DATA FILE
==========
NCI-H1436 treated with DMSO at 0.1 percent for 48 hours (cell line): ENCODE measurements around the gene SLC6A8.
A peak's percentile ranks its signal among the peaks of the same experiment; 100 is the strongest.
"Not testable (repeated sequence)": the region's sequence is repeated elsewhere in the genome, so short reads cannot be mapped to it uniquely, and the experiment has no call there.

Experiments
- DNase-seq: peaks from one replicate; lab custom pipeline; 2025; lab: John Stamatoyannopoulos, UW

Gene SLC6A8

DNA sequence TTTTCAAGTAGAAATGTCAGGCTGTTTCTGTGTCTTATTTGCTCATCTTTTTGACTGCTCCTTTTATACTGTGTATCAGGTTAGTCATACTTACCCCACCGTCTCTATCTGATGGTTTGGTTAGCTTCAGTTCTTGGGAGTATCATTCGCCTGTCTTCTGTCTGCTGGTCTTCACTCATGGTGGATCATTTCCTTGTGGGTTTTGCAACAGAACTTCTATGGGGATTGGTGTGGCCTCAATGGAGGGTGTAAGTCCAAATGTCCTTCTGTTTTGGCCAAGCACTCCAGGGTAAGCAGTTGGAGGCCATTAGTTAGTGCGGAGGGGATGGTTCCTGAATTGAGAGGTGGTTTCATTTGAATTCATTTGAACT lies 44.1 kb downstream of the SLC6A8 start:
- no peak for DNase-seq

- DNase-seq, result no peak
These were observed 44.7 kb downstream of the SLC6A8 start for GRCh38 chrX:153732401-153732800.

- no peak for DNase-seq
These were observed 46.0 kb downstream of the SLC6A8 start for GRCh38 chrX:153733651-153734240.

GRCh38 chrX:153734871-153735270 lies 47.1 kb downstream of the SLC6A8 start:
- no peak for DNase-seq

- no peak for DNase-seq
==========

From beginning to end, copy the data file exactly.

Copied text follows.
NCI-H1436 treated with DMSO at 0.1 percent for 48 hours (cell line): ENCODE measurements around the gene SLC6A8.
A peak's percentile ranks its signal among the peaks of the same experiment; 100 is the strongest.
"Not testable (repeated sequence)": the region's sequence is repeated elsewhere in the genome, so short reads cannot be mapped to it uniquely, and the experiment has no call there.

Experiments
- DNase-seq: peaks from one replicate; lab custom pipeline; 2025; lab: John Stamatoyannopoulos, UW

Gene SLC6A8

DNA sequence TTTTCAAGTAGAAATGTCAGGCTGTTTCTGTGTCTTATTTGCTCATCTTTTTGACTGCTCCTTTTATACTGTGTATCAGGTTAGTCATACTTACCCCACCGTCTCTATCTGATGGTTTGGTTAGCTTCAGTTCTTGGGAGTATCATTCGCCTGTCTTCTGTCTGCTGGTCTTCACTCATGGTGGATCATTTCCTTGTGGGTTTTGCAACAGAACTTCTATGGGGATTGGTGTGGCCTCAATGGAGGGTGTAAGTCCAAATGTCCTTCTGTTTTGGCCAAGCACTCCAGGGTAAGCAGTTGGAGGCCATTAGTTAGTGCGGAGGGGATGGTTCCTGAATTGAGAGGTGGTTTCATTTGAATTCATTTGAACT lies 44.1 kb downstream of the SLC6A8 start:
- no peak for DNase-seq

- DNase-seq, result no peak
These were observed 44.7 kb downstream of the SLC6A8 start for GRCh38 chrX:153732401-153732800.

- no peak for DNase-seq
These were observed 46.0 kb downstream of the SLC6A8 start for GRCh38 chrX:153733651-153734240.

GRCh38 chrX:153734871-153735270 lies 47.1 kb downstream of the SLC6A8 start:
- no peak for DNase-seq

- no peak for DNase-seq